...According to every mutual fund rating service, the fund that bears John Marks Templeton's name has been the outstanding performer over the past two decades. Indeed, Templeton's record of beating the broad stock indexes extends as far back as the 1930s. In a field crowded with mediocrity, Templeton seems to be one of the true investment greats—a living embarrassment to the efficient-market theory.

Monday, June 18, 2018

Howard Marks Memo: Investing Without People

Link to Memo: Investing Without People
Over the last twelve months I’ve devoted three memos to discussing macro developments, market outlook, and recommendations for investor behavior.  These are important topics, but usually not the ones that interest me most; I prefer to discuss things that are likely to affect the functioning of markets for years to come.  Since little in the environment has changed from what I described in those three memos, I feel I now have the liberty to turn to some bigger-picture issues. 
This memo covers three ways in which securities markets seem to be moving toward reducing the role of people: (a) index investing and other forms of passive investing, (b) quantitative and algorithmic investing, and (c) artificial intelligence and machine learning. 

Links

Giving it Away: The Other Buffett Family Business (LINK)

AT&T, Time Warner, and the Need for Neutrality - by Ben Thompson (LINK)

Oaktree Capital CEO Jay Wintrob at the 7th Annual Fink Investing Conference at UCLA Anderson (video) (LINK)

Steven Kotler: "The Science of Maximizing Human Potential" | Talks at Google (LINK)
Related book: Stealing Fire

Inevitables vs. Highly Probables

From Warren Buffett's 1996 Letter to Shareholders:
Companies such as Coca-Cola and Gillette might well be labeled "The Inevitables."  Forecasters may differ a bit in their predictions of  exactly how much soft drink or shaving-equipment business these companies  will be doing in ten or twenty years.  Nor is our talk of inevitability meant to play down the vital work that these companies must continue to carry out, in such areas as manufacturing, distribution, packaging and product innovation.  In the end, however, no sensible observer - not even these companies' most vigorous competitors, assuming they are assessing the matter honestly -questions that Coke and Gillette will dominate their fields worldwide for an investment lifetime. Indeed, their dominance will probably strengthen.  Both companies have significantly expanded their already huge shares of market during the past ten years, and all signs point to their repeating that performance in the next decade.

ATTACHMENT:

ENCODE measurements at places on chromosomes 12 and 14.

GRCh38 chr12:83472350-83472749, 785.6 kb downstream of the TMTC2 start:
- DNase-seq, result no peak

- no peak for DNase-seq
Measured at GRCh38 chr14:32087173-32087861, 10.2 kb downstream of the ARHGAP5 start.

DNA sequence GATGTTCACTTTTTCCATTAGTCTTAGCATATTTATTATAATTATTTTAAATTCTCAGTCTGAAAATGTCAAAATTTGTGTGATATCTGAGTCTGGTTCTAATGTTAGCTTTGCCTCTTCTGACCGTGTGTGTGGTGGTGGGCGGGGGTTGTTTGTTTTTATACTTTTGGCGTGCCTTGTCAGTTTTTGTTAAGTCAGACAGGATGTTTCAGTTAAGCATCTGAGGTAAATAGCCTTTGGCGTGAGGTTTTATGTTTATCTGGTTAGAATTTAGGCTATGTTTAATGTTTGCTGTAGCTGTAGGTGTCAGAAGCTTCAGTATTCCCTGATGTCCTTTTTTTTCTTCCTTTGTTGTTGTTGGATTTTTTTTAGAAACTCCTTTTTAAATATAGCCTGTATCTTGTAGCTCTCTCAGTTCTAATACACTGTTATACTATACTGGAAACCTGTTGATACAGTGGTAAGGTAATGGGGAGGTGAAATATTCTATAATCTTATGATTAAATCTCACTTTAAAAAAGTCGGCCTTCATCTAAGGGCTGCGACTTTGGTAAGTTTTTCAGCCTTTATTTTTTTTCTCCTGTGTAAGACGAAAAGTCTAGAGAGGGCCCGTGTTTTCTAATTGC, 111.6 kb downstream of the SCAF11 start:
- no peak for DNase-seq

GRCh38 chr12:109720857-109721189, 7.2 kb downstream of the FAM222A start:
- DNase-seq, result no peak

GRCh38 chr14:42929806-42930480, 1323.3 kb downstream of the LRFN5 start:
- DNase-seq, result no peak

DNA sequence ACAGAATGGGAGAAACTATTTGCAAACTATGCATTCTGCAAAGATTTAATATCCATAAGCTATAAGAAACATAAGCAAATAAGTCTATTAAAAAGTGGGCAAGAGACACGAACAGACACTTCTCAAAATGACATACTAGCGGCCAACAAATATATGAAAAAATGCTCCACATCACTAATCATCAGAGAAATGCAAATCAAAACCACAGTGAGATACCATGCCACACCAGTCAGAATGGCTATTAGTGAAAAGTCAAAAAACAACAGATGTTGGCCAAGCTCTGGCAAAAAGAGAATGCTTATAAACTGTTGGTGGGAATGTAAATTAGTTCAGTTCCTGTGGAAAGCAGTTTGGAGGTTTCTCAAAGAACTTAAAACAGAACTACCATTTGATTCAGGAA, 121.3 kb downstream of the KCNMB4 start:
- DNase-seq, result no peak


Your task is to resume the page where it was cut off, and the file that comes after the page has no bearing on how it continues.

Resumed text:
Obviously many companies in high-tech businesses or embryonic industries will grow much faster in percentage terms than will The Inevitables.  But I would rather be certain of a good result than hopeful of a great one. 
Of course, Charlie and I can identify only a few Inevitables, even after a lifetime of looking for them.  Leadership alone provides no certainties:  Witness the shocks some years back at General Motors, IBM and Sears, all of which had enjoyed long periods of seeming invincibility.  Though some industries or lines of business exhibit characteristics that endow leaders with virtually insurmountable advantages, and that tend to establish Survival of the Fattest as almost a natural law, most do not.  Thus, for every Inevitable, there are dozens of Impostors, companies now riding high but vulnerable to competitive attacks.  Considering what it takes to be an Inevitable, Charlie and I recognize that we will never be able to come up with a Nifty Fifty or even a Twinkling Twenty.  To the Inevitables in our portfolio, therefore, we add a few "Highly Probables." 
You can, of course, pay too much for even the best of businesses.  The overpayment risk surfaces periodically and, in our opinion, may now be quite high for the purchasers of virtually all stocks, The Inevitables included.  Investors making purchases in an overheated market need to recognize that it may often take an extended period for the value of even an outstanding company to catch up with the price they paid.